Hildegarde Haas was born in Frankfort, Germany on April 19, 1926. Her parents moved to the U.S. in 1937. Her education included summer classes at the Colorado Springs Fine Art Center followed by two years at the University of Chicago. Receiving a scholarship to the Art Students League, she studied under Vaclav Vytlacil and Morris Kantor. She was completely self-taught as a printmaker and explored the woodcut medium with other students at the ASL and "learned as she went." Haas was a member of The Printmakers, an established group of New York graphic artists whose ranks included Ross Abrams, Seong Moy, William Rose, Peter Kahn, Ruben Reif, Jim Forsberg, Wolf Kahn, Dorothy Morton, and Aaron Kurzen.
Haas had a condition called "synesthesia" which allowed her to visualize music she heard and she would work while listening to music. Her woodcuts, which lean toward rhythmic and calligraphic abstraction, were included in the exhibition "Young American Printmakers" at the Museum of Modern Art, New York in 1953. She exhibited nationally at juried exhibitions and her work frequently drew comments by critics highlighting these shows. The physical demands of carving her own blocks and hand printing each impression were too great so after seven years she put down her knives and gouges and exchanged them for brushes.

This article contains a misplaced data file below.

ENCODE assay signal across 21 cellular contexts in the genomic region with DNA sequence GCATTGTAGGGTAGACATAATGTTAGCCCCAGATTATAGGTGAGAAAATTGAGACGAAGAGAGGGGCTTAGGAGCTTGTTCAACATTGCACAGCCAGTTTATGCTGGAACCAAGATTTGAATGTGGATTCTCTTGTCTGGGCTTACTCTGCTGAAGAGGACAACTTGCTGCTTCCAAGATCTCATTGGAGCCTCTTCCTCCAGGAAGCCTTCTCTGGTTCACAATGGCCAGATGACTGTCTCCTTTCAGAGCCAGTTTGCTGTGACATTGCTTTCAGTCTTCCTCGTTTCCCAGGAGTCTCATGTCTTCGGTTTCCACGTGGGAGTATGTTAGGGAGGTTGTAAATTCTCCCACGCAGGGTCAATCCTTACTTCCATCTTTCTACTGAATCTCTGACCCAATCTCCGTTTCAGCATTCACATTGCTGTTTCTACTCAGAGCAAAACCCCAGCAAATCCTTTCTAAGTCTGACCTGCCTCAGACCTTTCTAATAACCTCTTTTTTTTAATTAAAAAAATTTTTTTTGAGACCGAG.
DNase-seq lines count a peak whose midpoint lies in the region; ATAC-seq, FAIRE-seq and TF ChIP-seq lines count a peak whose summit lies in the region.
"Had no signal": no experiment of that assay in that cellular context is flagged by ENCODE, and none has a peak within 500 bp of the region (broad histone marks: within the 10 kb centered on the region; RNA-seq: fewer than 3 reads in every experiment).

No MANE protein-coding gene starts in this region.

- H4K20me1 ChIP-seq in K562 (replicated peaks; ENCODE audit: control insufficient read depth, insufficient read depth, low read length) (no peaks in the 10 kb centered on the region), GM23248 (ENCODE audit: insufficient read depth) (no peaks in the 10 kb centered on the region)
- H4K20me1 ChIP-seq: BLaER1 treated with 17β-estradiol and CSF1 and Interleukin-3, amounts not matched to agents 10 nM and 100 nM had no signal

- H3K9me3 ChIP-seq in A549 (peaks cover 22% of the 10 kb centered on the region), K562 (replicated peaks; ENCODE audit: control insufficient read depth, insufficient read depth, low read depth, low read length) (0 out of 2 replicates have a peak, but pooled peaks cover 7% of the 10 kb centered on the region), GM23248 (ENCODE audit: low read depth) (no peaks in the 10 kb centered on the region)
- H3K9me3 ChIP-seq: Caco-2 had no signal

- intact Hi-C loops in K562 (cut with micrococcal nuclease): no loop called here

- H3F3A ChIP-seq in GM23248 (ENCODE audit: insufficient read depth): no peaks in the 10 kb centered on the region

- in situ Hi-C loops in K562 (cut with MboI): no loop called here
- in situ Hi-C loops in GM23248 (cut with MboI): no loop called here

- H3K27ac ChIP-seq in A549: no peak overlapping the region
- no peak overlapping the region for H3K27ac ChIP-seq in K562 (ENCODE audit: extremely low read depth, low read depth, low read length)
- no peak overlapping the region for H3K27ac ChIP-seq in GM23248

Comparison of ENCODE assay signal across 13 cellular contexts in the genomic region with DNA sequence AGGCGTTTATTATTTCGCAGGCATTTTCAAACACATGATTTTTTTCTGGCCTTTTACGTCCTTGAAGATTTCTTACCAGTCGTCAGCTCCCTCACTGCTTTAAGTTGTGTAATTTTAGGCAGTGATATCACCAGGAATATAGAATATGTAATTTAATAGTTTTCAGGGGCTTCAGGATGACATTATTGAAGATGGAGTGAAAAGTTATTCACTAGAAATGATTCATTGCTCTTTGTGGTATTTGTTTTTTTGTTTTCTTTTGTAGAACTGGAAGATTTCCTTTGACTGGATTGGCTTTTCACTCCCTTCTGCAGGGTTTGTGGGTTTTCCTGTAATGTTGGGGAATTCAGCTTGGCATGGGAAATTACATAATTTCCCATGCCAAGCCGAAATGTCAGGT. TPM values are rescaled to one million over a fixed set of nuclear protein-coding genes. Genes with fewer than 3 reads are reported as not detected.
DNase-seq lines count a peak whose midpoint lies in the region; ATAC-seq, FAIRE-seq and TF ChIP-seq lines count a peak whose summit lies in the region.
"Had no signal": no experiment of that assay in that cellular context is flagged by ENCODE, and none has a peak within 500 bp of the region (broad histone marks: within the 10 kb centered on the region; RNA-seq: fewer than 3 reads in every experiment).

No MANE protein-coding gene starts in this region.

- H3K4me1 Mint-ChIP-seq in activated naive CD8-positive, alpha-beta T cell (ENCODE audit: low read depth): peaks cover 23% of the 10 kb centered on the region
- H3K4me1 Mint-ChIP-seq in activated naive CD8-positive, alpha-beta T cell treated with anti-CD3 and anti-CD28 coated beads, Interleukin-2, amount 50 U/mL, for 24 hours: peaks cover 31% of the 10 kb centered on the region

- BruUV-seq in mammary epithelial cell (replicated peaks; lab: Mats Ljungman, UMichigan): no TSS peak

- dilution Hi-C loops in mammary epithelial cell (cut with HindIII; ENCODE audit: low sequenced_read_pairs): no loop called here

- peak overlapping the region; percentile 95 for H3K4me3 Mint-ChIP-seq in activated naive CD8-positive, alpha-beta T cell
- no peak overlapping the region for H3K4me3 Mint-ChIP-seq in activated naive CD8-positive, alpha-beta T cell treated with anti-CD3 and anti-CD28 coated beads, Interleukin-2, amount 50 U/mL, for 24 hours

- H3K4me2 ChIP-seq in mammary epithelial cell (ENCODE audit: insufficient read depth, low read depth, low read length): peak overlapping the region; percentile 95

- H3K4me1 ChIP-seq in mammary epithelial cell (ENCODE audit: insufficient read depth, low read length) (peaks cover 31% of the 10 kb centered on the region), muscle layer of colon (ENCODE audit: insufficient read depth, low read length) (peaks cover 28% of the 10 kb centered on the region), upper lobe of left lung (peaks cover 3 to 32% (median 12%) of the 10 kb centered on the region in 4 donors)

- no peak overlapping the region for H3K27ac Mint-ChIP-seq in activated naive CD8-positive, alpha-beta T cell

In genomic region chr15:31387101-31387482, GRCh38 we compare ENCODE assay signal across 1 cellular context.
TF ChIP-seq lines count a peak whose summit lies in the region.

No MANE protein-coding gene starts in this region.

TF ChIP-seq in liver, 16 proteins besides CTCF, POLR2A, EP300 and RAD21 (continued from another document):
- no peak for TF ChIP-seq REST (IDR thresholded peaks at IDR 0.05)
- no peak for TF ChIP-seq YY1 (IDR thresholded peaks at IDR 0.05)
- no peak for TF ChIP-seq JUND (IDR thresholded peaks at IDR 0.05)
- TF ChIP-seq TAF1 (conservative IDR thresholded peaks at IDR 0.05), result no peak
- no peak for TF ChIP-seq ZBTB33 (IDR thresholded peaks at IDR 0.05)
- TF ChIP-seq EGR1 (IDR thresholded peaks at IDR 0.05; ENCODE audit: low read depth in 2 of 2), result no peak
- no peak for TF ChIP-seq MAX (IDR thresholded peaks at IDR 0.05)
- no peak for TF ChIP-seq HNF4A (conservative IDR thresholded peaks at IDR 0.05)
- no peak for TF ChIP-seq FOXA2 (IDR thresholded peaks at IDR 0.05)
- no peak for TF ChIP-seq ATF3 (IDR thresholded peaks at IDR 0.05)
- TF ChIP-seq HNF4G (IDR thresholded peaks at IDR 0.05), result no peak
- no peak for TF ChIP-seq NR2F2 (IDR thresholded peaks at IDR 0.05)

After relocating to Northern California in 1951, Haas became affiliated with Bay Area art organizations, including the San Francisco and Oakland Art Associations and the Arts and Crafts Coop in Berkeley. Haas continued to exhibit in national and local painting and print exhibitions and she had solo exhibitions at the Dallas Museum of Fine Arts and the Kaiser Aluminum Corporation. Her work is represented in the permanent collections of Museum of Modern Art, Library of Congress, City of San Francisco, Seattle Museum of Fine Art, Dallas Museum of Fine Art, Worcester Art Museum and the Cleveland Art Museum.
Hildegarde Haas died in Berkeley, California on October 25, 2002.